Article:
Black eyed Susans last August

I enter by the side gate crunching on frozen grass, surveying  the wreckage with dreams of last seasons color in my head. Unlike last season, so far, this has been one of the milder ones.  Lots of sun and with little rain, it is mid December but I see some flowers still in bloom:  A hardy fuchsia reigns supreme here, its smallish pink and purple blooms still attracting the odd hummingbird in this late season.

The Fuchsia

Despite my neglect, life goes on.  Nature is in command here, not me.  I am but a caretaker that’s fallen down on the job, but as I said, life goes on.  It is what we make of it as it does.  I survey the skeletons and ghosts of last summer.  All this empty space allows me to envision to plan for next years garden.  I smile as I pass the empty spot near the deck where two rose bushes will go, I can smell them already.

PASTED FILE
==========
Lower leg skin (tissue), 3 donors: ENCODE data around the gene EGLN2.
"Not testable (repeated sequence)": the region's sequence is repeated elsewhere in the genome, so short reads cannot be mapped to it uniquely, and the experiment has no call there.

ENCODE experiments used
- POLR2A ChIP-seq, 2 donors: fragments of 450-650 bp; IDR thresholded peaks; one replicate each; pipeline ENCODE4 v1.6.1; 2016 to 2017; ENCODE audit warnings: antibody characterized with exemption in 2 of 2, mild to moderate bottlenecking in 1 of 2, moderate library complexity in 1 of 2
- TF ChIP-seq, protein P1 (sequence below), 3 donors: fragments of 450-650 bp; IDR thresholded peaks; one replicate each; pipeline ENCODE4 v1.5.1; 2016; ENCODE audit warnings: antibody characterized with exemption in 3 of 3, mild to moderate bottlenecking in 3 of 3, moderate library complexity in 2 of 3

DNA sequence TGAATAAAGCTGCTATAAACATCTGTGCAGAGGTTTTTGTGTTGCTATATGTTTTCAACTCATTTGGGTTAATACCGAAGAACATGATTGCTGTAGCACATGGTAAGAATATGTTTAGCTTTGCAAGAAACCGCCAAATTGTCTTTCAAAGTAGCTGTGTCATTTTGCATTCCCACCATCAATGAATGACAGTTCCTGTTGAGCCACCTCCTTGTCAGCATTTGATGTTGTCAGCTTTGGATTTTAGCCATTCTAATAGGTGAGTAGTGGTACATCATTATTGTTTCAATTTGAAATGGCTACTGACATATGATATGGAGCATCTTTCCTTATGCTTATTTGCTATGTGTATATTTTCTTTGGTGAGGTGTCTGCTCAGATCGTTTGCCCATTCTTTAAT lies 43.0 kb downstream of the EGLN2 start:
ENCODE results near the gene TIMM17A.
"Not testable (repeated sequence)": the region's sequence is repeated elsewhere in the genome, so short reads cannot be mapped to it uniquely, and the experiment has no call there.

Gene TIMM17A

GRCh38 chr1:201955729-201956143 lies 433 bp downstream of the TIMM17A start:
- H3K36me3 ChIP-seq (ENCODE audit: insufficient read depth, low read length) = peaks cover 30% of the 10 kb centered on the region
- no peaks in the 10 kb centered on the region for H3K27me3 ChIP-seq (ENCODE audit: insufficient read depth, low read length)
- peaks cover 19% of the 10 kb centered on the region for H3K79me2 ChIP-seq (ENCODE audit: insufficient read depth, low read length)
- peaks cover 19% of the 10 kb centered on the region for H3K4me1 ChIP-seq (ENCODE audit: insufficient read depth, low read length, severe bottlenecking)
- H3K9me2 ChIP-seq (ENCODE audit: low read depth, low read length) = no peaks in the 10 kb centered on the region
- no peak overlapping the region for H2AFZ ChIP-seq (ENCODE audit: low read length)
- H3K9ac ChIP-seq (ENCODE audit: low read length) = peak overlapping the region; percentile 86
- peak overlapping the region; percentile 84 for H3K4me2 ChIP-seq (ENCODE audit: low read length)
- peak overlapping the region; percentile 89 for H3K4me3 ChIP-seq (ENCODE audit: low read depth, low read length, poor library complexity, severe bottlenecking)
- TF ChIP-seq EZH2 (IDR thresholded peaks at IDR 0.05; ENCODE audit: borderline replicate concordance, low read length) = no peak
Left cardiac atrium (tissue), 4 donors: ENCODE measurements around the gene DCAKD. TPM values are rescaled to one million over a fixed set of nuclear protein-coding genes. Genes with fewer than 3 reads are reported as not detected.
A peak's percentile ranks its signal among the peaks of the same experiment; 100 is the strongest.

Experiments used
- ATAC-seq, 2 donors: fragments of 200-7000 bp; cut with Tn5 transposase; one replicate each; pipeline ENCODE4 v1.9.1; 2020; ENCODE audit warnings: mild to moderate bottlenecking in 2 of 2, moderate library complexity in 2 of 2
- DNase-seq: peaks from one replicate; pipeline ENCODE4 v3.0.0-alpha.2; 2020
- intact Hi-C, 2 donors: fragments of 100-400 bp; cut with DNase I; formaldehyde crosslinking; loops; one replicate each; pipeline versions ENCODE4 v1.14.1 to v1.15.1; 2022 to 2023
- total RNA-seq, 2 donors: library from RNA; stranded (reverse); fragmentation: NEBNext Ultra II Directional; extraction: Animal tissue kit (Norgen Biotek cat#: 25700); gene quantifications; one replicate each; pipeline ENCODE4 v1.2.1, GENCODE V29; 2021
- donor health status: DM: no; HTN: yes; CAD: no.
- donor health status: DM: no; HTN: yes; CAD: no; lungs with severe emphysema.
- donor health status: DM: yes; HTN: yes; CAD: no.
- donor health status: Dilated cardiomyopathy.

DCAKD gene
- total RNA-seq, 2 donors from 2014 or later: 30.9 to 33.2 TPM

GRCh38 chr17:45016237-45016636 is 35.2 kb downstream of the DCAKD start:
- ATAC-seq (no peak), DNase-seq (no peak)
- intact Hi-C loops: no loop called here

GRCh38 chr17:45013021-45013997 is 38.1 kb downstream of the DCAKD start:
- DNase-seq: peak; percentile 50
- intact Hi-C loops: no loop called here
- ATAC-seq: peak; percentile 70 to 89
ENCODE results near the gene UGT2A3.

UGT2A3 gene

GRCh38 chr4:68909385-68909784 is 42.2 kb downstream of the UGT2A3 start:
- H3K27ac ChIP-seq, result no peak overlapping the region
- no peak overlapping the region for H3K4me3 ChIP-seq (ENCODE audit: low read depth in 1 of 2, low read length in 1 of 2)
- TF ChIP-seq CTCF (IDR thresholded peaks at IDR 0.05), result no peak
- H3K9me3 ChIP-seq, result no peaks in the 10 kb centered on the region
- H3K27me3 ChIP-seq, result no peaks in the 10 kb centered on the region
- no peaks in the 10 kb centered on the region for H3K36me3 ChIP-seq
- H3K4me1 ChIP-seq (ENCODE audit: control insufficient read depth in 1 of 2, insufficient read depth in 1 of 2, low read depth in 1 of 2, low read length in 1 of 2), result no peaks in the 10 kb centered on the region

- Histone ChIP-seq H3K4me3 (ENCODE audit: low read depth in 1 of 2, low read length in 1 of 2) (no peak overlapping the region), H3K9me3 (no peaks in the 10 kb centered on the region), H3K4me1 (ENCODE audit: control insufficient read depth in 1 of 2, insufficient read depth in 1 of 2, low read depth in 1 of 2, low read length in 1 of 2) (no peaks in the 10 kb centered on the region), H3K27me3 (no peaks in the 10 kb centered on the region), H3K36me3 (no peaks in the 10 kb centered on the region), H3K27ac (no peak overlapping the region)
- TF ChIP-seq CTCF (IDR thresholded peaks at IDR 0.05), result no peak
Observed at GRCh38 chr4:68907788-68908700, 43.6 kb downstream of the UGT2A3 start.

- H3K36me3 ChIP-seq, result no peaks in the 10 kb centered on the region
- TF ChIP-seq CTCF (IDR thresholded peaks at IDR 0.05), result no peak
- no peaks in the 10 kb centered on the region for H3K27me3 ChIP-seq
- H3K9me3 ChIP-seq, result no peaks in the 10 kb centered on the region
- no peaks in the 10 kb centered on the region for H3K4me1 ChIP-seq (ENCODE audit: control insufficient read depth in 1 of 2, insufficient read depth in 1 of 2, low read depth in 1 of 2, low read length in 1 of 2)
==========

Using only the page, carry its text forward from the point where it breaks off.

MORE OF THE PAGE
Old summer guilt is replaced with the hope for the future.   A cold wind blows across my path reminding me that winter has yet to officially arrive.  I step inside with my plans, my dreams and my little schemes, vowing to enjoy the winter and all of its glorious devastation knowing that it is out of this which brings the promise of spring.

I am reminded of a favorite quote:

“Nature is ever at work building and pulling down, creating and destroying, keeping everything whirling and flowing, allowing no rest but in rhythmical motion, chasing everything in endless song out of one beautiful form into another.”

John Muir

Wishing you a Beautiful Season.

Strawberryindigo.

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The Smile Factor

Cat smiling at sanctuary
Image by rikkis_refuge via Flickr

Smile